14. Lee, B., & Lee, W. (n.d.). The Effect of Information Overload on Consumer Choice Quality in an On-Line Environment, 21(March 2004), 159–183.
15. Rudd, J. M. (2009). Page 1 of 8 ANZMAC 2009. Management, (2008), 1–8.
16. Hwang, M. I., & Lin, J. W. (1999). Information dimension, information overload and decision quality. Journal of Information Science, 25(3), 213–218.
17. Huang, M.-H. (2000). Information load: its relationship to online exploratory and shopping behavior. International Journal of Information Management, 20(5), 337–347.
18. Kock, N. (2001). Information Overload : A Decision Making Perspective Information Overload : A Decision Making, (August 2015).
19. Putrevu, S. (2001). Exploring the Origins and Information Processing Differences Between Men and Women: Implications for Advertisers. Academy of Marketing Science Review, 10(July 2015), 1–16.
20. Kim, D.-Y., Lehto, X. Y., & Morrison, A. M. (2007). Gender differences in online travel information search: Implications for marketing communications on the internet. Tourism Management, 28(2), 423–433.
21. Everhart, D. E., Shucard, J. L., Quatrin, T., & Shucard, D. W. (2001). Sex-related differences in event-related potentials, face recognition, and facial affect processing in prepubertal children. Neuropsychology, 15(3), 329.
22. Geary, D. C. (1996). Sexual selection and sex differences in mathematical abilities. Behavioral and Brain Sciences, 19(2), 229–247.
23. Schumacher, P., & Morahan-Martin, J. (2001). Gender, Internet and computer attitudes and experiences. Computers in Human Behavior, 17(1), 95–110.
24. Darley, W. K., & Smith, R. E. (1995). Gender differences in information processing strategies: An empirical test of the selectivity model in advertising response. Journal of Advertising, 24(1), 41–56.
25. Else-Quest, N. M., Hyde, J. S., Goldsmith, H. H., & Van Hulle, C. A. (2006). Gender differences in temperament: A meta-analysis. Psychological Bulletin, 132(1), 33–72.
26. Meyers-levy, J., & Loken, B. (2014). ScienceDirect Revisiting gender differences : What we know and what lies ahead ☆. Journal of Consumer Psychology.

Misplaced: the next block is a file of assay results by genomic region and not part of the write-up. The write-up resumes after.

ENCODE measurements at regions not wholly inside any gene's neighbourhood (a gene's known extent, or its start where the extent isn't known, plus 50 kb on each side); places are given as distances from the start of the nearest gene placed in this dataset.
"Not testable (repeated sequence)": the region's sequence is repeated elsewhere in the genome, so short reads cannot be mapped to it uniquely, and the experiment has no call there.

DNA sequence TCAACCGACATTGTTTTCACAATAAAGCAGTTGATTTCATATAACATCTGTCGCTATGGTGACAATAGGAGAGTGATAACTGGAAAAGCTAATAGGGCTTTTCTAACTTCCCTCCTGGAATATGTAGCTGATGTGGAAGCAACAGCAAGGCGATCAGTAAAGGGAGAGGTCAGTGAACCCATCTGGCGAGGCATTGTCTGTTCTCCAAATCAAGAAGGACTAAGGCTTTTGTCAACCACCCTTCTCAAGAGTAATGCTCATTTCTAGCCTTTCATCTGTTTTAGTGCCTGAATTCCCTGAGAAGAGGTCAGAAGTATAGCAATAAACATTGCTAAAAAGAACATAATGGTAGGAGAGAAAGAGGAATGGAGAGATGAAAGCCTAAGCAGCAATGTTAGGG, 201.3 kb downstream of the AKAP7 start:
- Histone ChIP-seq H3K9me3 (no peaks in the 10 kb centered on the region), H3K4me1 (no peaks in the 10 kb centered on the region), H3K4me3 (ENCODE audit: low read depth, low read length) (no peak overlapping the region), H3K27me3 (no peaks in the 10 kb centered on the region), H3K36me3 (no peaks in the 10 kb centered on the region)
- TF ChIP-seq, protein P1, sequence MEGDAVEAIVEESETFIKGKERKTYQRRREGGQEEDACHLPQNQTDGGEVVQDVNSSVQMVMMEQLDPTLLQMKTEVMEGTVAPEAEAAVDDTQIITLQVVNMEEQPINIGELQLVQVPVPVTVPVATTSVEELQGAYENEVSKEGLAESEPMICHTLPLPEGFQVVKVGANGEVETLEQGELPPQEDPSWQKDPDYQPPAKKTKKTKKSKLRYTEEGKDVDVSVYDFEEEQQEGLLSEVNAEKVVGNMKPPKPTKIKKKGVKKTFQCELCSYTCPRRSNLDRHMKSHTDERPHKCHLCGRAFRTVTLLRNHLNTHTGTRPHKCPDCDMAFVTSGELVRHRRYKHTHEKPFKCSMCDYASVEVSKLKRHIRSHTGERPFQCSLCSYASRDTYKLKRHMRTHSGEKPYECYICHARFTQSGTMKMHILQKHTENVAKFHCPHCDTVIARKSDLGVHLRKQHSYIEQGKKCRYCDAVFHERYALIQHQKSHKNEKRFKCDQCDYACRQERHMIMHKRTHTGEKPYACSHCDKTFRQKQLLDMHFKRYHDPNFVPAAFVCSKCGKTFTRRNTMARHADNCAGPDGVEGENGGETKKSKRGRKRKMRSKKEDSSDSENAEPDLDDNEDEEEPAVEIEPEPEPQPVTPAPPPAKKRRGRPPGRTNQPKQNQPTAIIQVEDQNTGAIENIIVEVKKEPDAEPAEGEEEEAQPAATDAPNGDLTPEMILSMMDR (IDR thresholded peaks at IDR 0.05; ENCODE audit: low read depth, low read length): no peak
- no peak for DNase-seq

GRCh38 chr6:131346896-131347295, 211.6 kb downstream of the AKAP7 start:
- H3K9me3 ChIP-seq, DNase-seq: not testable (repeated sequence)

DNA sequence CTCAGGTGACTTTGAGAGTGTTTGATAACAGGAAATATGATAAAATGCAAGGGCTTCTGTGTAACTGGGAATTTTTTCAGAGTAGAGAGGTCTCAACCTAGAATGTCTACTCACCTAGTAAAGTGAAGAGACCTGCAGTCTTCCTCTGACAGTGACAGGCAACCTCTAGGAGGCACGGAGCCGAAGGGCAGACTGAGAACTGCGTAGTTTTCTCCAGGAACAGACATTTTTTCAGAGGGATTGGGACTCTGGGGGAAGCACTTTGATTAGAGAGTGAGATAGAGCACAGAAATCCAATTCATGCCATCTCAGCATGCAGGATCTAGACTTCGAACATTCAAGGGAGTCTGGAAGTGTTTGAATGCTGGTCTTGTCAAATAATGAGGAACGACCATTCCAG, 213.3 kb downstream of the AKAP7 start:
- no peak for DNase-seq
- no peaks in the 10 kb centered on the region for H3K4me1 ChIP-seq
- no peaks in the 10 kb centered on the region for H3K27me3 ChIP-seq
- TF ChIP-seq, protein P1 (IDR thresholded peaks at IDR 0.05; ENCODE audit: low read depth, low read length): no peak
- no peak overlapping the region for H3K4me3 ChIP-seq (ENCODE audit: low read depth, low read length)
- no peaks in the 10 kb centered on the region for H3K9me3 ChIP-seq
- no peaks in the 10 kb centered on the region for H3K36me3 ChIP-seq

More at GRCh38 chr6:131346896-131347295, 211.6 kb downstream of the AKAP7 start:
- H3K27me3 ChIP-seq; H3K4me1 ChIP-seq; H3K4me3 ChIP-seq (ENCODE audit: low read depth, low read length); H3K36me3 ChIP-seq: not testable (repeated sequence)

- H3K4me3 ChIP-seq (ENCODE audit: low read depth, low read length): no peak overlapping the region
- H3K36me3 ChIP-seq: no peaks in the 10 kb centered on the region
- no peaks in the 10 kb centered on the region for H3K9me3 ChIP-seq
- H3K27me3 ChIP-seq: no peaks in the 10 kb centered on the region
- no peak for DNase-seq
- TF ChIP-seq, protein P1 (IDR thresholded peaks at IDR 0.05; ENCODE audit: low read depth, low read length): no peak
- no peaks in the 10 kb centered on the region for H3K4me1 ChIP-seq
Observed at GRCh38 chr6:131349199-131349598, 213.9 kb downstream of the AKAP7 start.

27. ChanLin, L.-J. (1999). Gender differences and the need for visual control. International Journal of Instructional Media, 26(3), 329.
28. Gysler, M., Brown Kruse, J., & Schubert, R. (2002). Ambiguity and gender differences in financial decision making. Working Papers/WIF, 2002(23).
29. Coley, A., & Burgess, B. (2003). Gender differences in cognitive and affective impulse buying. Journal of Fashion Marketing and Management: An International Journal, 7(3), 282–295.
30. Tifferet, S., & Herstein, R. (2012). Gender differences in brand commitment, impulse buying, and hedonic consumption. Journal of Product & Brand Management.
31. Park, J., Yoon, Y., Lee, B., Park, J., Yoon, Y., & Shavitt, S. (2009). Association for consumer research, 36, 362–366.
32. Downing, K., Chan, S., Downing, W., Kwong, T., & Lam, T. (2008). Measuring gender differences in cognitive functioning. Multicultural Education & Technology Journal.
33. Huang, J. H., & Yang, Y. C. (2010). Gender differences in adolescents’ online shopping motivations. African Journal of Business Management, 4(6), 849–857.
34. Javadi, M. H. M., Rezaie Dolatabadi, H., Nourbakhsh, M., Poursaeedi, A., & Asadollahi, A. R. (2012). An Analysis of Factors Affecting on Online Shopping Behavior of Consumers. International Journal of Marketing Studies, 4(5), 81–98.
35. Roets, A., & Van Hiel, A. (2007). Separating ability from need: Clarifying the dimensional structure of the need for closure scale. Personality and Social Psychology Bulletin, 33(2), 266–280.
36. Buhr, K., & Dugas, M. J. (2002). The intolerance of uncertainty scale: Psychometric properties of the English version. Behaviour Research and Therapy, 40(8), 931–945.
37. Patton, J.H., Stanford, M.S., & Barratt, E.S. (1995). Factor structure of the Barratt impulsiveness scale. Journal of Clinical Psychology, 51(6), 768-74.<768::AID-JCLP2270510607>3.0.CO;2-1
38. Raju, P.S., & Venkatesan, M. (1980). Exploratory behavior in the consumer context: A state of the art review. In Advances in Consumer Research, Vol. 7 Ed. J.C. Olson, Ann Arbor. MI: Association for Consumer Research, 258-263.
39. Lurie, N. (2002). Decision making in information-rich environments: The role of information structure. ACR North American Advances.
40. Maidullah, S. & Sharma, A. (2019). Gender difference in information processing limit during online decision making. Journal of Management Research and Analysis, 6(1), 1-10.
41. Shashaani, L. (1997). Gender differences in computer attitudes and use among college students. Journal of Educational Computing Research, 16(1), 37–51.